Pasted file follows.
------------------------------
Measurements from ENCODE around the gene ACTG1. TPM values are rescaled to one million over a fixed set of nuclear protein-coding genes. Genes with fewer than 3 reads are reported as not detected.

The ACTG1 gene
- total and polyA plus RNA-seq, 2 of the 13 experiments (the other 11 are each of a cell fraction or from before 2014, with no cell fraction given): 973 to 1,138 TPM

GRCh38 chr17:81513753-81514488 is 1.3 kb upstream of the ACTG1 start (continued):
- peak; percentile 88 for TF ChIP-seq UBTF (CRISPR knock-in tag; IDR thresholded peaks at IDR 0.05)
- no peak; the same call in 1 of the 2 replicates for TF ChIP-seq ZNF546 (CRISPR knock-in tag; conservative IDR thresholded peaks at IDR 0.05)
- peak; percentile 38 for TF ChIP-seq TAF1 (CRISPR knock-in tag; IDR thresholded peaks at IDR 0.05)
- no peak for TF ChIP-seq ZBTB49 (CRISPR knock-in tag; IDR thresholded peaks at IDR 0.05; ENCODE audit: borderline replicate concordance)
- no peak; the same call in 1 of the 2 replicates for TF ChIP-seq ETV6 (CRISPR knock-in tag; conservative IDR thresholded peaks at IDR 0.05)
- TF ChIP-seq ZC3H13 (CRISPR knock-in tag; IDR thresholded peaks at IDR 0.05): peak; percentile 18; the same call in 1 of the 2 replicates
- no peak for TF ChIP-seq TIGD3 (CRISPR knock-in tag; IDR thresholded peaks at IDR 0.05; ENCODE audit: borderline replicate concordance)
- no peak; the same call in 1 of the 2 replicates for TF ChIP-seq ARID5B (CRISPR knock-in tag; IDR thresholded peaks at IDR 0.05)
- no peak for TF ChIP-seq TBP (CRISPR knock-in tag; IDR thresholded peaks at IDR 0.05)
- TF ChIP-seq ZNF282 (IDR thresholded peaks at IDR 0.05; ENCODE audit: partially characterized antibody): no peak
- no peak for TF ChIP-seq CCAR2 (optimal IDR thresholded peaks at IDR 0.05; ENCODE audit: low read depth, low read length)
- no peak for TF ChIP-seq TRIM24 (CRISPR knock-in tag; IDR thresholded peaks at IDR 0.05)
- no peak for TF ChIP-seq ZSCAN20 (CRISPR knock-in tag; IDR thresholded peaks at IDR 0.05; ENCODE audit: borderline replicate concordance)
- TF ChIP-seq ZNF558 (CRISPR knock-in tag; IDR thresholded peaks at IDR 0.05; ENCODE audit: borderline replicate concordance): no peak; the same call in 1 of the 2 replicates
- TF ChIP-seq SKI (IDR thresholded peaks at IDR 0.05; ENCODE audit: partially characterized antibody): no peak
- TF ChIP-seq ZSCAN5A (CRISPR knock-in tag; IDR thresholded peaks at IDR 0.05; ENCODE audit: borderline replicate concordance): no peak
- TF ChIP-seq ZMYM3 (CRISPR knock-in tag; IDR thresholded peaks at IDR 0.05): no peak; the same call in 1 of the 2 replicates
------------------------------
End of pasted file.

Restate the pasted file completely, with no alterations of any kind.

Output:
Measurements from ENCODE around the gene ACTG1. TPM values are rescaled to one million over a fixed set of nuclear protein-coding genes. Genes with fewer than 3 reads are reported as not detected.

The ACTG1 gene
- total and polyA plus RNA-seq, 2 of the 13 experiments (the other 11 are each of a cell fraction or from before 2014, with no cell fraction given): 973 to 1,138 TPM

GRCh38 chr17:81513753-81514488 is 1.3 kb upstream of the ACTG1 start (continued):
- peak; percentile 88 for TF ChIP-seq UBTF (CRISPR knock-in tag; IDR thresholded peaks at IDR 0.05)
- no peak; the same call in 1 of the 2 replicates for TF ChIP-seq ZNF546 (CRISPR knock-in tag; conservative IDR thresholded peaks at IDR 0.05)
- peak; percentile 38 for TF ChIP-seq TAF1 (CRISPR knock-in tag; IDR thresholded peaks at IDR 0.05)
- no peak for TF ChIP-seq ZBTB49 (CRISPR knock-in tag; IDR thresholded peaks at IDR 0.05; ENCODE audit: borderline replicate concordance)
- no peak; the same call in 1 of the 2 replicates for TF ChIP-seq ETV6 (CRISPR knock-in tag; conservative IDR thresholded peaks at IDR 0.05)
- TF ChIP-seq ZC3H13 (CRISPR knock-in tag; IDR thresholded peaks at IDR 0.05): peak; percentile 18; the same call in 1 of the 2 replicates
- no peak for TF ChIP-seq TIGD3 (CRISPR knock-in tag; IDR thresholded peaks at IDR 0.05; ENCODE audit: borderline replicate concordance)
- no peak; the same call in 1 of the 2 replicates for TF ChIP-seq ARID5B (CRISPR knock-in tag; IDR thresholded peaks at IDR 0.05)
- no peak for TF ChIP-seq TBP (CRISPR knock-in tag; IDR thresholded peaks at IDR 0.05)
- TF ChIP-seq ZNF282 (IDR thresholded peaks at IDR 0.05; ENCODE audit: partially characterized antibody): no peak
- no peak for TF ChIP-seq CCAR2 (optimal IDR thresholded peaks at IDR 0.05; ENCODE audit: low read depth, low read length)
- no peak for TF ChIP-seq TRIM24 (CRISPR knock-in tag; IDR thresholded peaks at IDR 0.05)
- no peak for TF ChIP-seq ZSCAN20 (CRISPR knock-in tag; IDR thresholded peaks at IDR 0.05; ENCODE audit: borderline replicate concordance)
- TF ChIP-seq ZNF558 (CRISPR knock-in tag; IDR thresholded peaks at IDR 0.05; ENCODE audit: borderline replicate concordance): no peak; the same call in 1 of the 2 replicates
- TF ChIP-seq SKI (IDR thresholded peaks at IDR 0.05; ENCODE audit: partially characterized antibody): no peak
- TF ChIP-seq ZSCAN5A (CRISPR knock-in tag; IDR thresholded peaks at IDR 0.05; ENCODE audit: borderline replicate concordance): no peak
- TF ChIP-seq ZMYM3 (CRISPR knock-in tag; IDR thresholded peaks at IDR 0.05): no peak; the same call in 1 of the 2 replicates